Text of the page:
“Where do you think he went, Alice?”
“Dunno, but I don’t reckon he went of his own accord.”
Talbot and Alice had spent what seemed like several hours looking for Carver the ranger, while his horse grazed contentedly nearby. Eventually the two fox-rabbits came together and sat on the discarded cloak, staring into space, and occasionally at imagined noises in the forest.
“Is…” Talbot really didn’t know enough about the ways of men to ask whether this behaviour was normal. He tried again. “Does he often disappear?”
“How would I know, I only met him in Lodestar.”
“Oh.” Talbot’s ears drooped.
Alice continued to stare ahead of her, frowning. It was her favourite method of avoiding unwanted conversation.
“But you were travelling together?”
Alice shifted and sighed. This kid was not going to get the message. “Oh, leave it, will you? He’s left us in the lurch, although at least he’s left his money and horse. You can ride horse tomorrow. If he’ll let you.” She cocked an eye at horse, who return the gaze, but carried on munching.
“More questions? For foxes’ sake… have you not even heard of Erebor?”
Talbot shook his head. Stories of the wide world outside his warren did not include fabulous cities with untold opportunity. Well, they did, but they were generally fabulous warrens, and not called Erebor.
Alice curled up on the cloak. “Get some rest, will you?”
Talbot copied her, shutting his eyes and hoping nothing would creep up on them in the night.
The voice started slowly, whispering of vegetable stews and orange soda, of fresh lettuce salad with herbs and spices. It told of halls a mile long, with tables strewn with golden cups discarded by weary travellers once they’d drunk their fill. It told of magical beings who could make mysterious machines, which no fox-rabbit could ever comprehend—except the One fox-rabbit, the Fox-rabbit of Destiny.
Talbot listened intently, imagining the halls, savouring the scents of carrot and thyme, gazing on the richly dressed travellers taking their ease in alcoves in the castle walls. Erebor! It sounded fantastic.
The voice oozed wisdom and benevolence. It must belong to an ancient story-teller. What wonderful things he might learn if he sat with him. He rose to his feet to find him.
Alice woke to the tug of Magpie on her hood.
“Gerroff! It’s not daytime yet. Is it?” She peered out from the cloak in which she’d managed to wrap herself. It seemed gloomy, and whether it was just the forest, or the daylight, or lack of it, she wasn’t sure.
Magpie ruffled his feathers.
“Really? We’ll, I suppose we’d better get on and hope it doesn’t pour, then.” She stood up and stretched.
“Where’s that fool kid?”
Magpie eyed her.
“If I didn’t know you better I’d think you were worried about him.”
Magpie tossed his head towards the hill they’d explored when they first made camp.
“Up there, eh? Well, he’d just better come back. And where’s horse? HORSE!” she called, looking back down the road and then forward up it. No sign of horse. “TALBOT!” she tried.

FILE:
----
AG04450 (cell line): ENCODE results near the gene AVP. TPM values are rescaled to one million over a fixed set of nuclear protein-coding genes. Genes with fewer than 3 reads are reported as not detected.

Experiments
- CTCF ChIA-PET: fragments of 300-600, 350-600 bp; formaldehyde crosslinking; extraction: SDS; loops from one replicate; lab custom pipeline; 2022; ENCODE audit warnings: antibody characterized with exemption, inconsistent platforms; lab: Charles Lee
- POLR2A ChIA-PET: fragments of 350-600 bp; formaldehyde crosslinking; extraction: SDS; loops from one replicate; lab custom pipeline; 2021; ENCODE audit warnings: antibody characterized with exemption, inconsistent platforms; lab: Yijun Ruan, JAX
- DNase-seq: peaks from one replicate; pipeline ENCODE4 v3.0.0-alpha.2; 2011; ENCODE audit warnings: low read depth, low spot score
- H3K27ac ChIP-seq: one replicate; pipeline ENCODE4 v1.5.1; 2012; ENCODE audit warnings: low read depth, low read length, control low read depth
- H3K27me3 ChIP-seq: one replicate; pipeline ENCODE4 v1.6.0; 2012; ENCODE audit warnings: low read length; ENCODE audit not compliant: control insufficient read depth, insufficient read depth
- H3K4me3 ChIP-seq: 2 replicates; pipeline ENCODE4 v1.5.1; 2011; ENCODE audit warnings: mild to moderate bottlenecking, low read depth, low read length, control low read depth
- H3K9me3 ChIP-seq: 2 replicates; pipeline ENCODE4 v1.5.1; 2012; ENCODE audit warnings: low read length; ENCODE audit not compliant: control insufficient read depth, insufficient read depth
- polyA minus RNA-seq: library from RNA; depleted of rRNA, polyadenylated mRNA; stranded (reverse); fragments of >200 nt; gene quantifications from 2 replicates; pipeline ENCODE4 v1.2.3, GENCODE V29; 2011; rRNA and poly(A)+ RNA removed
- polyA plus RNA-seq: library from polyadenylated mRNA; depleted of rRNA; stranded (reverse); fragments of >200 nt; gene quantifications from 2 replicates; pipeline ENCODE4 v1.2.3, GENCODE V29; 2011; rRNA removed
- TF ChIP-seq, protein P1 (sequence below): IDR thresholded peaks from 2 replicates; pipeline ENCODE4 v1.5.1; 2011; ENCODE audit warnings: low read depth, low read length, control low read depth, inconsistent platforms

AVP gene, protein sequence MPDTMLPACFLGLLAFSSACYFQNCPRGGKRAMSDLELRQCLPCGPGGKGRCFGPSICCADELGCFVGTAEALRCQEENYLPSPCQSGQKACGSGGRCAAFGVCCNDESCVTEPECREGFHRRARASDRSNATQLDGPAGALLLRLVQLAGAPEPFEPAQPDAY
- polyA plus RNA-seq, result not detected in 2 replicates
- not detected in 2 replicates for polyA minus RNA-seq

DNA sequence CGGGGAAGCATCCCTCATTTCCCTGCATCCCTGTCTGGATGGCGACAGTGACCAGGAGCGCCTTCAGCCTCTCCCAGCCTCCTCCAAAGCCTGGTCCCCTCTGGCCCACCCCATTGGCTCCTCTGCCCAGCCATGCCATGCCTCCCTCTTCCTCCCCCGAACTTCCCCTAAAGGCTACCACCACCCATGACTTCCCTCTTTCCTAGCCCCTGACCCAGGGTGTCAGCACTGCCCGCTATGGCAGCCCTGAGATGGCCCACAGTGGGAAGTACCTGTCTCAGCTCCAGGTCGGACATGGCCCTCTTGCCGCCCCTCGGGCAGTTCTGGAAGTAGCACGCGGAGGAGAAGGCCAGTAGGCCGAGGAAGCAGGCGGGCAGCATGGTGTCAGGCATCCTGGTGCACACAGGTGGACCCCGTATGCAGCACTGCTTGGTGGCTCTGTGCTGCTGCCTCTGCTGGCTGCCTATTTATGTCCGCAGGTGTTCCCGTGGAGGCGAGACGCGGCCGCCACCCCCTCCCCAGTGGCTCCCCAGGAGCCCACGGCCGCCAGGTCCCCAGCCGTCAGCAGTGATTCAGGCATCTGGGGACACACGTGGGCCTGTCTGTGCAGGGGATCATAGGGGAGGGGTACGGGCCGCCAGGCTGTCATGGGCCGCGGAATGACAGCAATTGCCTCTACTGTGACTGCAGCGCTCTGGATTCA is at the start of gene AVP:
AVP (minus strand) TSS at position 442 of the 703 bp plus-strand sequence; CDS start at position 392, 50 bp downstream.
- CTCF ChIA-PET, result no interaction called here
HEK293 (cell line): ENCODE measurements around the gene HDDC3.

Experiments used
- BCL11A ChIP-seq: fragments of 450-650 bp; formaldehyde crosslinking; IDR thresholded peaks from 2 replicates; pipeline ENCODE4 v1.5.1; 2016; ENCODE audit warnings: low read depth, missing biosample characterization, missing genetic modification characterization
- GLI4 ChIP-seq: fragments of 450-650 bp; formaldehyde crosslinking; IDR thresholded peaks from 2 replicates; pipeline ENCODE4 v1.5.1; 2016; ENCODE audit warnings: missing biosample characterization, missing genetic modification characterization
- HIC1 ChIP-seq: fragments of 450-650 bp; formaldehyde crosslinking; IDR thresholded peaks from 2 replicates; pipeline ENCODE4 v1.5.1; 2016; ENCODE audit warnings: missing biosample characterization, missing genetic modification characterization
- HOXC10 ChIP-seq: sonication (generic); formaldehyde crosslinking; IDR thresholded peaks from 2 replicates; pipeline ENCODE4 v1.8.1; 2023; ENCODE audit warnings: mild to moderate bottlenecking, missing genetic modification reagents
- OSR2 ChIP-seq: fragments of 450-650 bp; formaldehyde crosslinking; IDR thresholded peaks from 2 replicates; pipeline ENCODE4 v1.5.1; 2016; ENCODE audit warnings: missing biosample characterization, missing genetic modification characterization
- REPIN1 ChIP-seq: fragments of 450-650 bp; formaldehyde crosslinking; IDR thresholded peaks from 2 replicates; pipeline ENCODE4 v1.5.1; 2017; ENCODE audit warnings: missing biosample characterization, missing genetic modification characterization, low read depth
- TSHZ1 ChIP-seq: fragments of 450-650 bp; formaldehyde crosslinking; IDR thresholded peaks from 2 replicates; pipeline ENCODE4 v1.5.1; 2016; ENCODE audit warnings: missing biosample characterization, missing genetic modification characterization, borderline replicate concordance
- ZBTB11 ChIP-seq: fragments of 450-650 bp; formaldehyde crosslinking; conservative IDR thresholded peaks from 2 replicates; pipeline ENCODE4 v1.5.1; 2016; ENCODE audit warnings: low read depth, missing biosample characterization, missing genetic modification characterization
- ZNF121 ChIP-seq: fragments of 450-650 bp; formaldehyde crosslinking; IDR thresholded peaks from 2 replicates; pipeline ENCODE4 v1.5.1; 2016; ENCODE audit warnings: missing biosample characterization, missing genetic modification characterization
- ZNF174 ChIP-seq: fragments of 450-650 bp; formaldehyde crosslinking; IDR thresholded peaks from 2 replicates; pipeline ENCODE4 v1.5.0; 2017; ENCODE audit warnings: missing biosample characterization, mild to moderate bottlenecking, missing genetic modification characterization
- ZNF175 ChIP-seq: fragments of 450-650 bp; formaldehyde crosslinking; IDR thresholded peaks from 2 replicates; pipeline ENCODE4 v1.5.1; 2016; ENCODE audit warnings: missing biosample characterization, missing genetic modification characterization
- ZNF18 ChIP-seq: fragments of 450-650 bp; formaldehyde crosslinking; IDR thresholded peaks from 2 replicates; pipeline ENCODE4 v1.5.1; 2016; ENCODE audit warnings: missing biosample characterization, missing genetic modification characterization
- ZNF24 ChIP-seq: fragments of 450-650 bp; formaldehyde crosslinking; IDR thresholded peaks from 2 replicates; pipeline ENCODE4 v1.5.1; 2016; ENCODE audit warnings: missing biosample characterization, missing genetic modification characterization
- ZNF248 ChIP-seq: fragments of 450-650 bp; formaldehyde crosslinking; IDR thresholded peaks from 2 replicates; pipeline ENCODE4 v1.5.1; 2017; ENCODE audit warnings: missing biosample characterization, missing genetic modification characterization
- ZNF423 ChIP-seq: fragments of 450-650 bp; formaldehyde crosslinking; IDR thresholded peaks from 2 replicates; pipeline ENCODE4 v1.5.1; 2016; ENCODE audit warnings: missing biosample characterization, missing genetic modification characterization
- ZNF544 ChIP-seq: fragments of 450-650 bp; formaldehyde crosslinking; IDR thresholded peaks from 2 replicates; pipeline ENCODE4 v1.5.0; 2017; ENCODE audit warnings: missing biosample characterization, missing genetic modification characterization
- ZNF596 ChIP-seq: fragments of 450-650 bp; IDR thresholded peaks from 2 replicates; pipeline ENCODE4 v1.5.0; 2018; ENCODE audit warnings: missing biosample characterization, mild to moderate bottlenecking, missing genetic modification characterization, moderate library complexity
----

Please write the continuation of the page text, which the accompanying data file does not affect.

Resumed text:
Magpie ruffled his feathers again.
“What? He has to be in calling distance, he can’t have gone far. When did he get up anyway?”
Magpie put his head under his wing.
“What? Why didn’t you wake me? He shouldn’t have gone off in the dark, all on his own. No, he wouldn’t have, he got thoroughly over that when he got rescued by the Wanderer. Uh-oh.” A thought occurred to her.
Alice folded up the cloak and set it beside the other things Carver had unloaded from his horse before he’d disappeared. Then she started a painstaking examination of the ground from where Talbot had been sleeping.
“So he went this way… and horse came too, maybe following. Hmm.” The tracks had taken her a little way inside the forest. She took off her hood and dropped it beside the tracks to mark the place. Then she returned to Magpie and loaded up the rest of their belongings, and swung herself up into his saddle. “Come on then, we might as well follow them.”
Talbot sat at the feet of a magnificent elk, listening intently. Above him, the animal’s coat sheened like water on a summer stream. Horns branched majestically from his head. He was an elk in his full prime, yet wise and generous.
The elk spun his words of far-off places and heroes. Talbot’s head filled with the tale of the hero of Magna Dorata, his fight with the Rouble of Aswan, and the friends he had gathered together to defeat the loathed Corruptus.
If only he could be such a hero! He would stride forward, crossing the marshes and streams that tumbled down the hills of his homewood, blowing his horn and gathering all the clans behind them.
“Come, all my kinfolk! We are mighty and valiant and we will overcome all those who seek to hide us in our wood and take all the gifts of the earth from us!”
His parents would nod, and whisper to their friends what a fine fellow Talbot had become. Uncle Silas would put his shoulders up to all those who had followed him from the forge, and agree how wise Talbot had become. “A proper Ponsonby-Smith, that’s for sure,” he’d say, and all his friends, and Suzi’s Aunt Portia too, would all nod and congratulate Silas on his nephew. And Suzi…
But now the elk was talking to him, only to him, and the stories were waiting.
“… you will be rich, and famous, of course. For I am the Elk of the Woods, and I have the power to train you in magical arts, and leadership, and swordplay. Will you come?”
“Oh, yes!” breathed Talbot, gazing into the wise elk’s liquid amber eyes.
What Alice saw, as she slipped down from Magpie’s back, creeping towards the clearing, was an old elk whose crumbling antlers were adorned with creepers and lichens, cobwebs and dust. His moth-eaten coat hung ragged off gaunt haunches.
She bet he hadn’t moved in the past two years.
If he wasn’t careful, Talbot was going to suffer the same fate.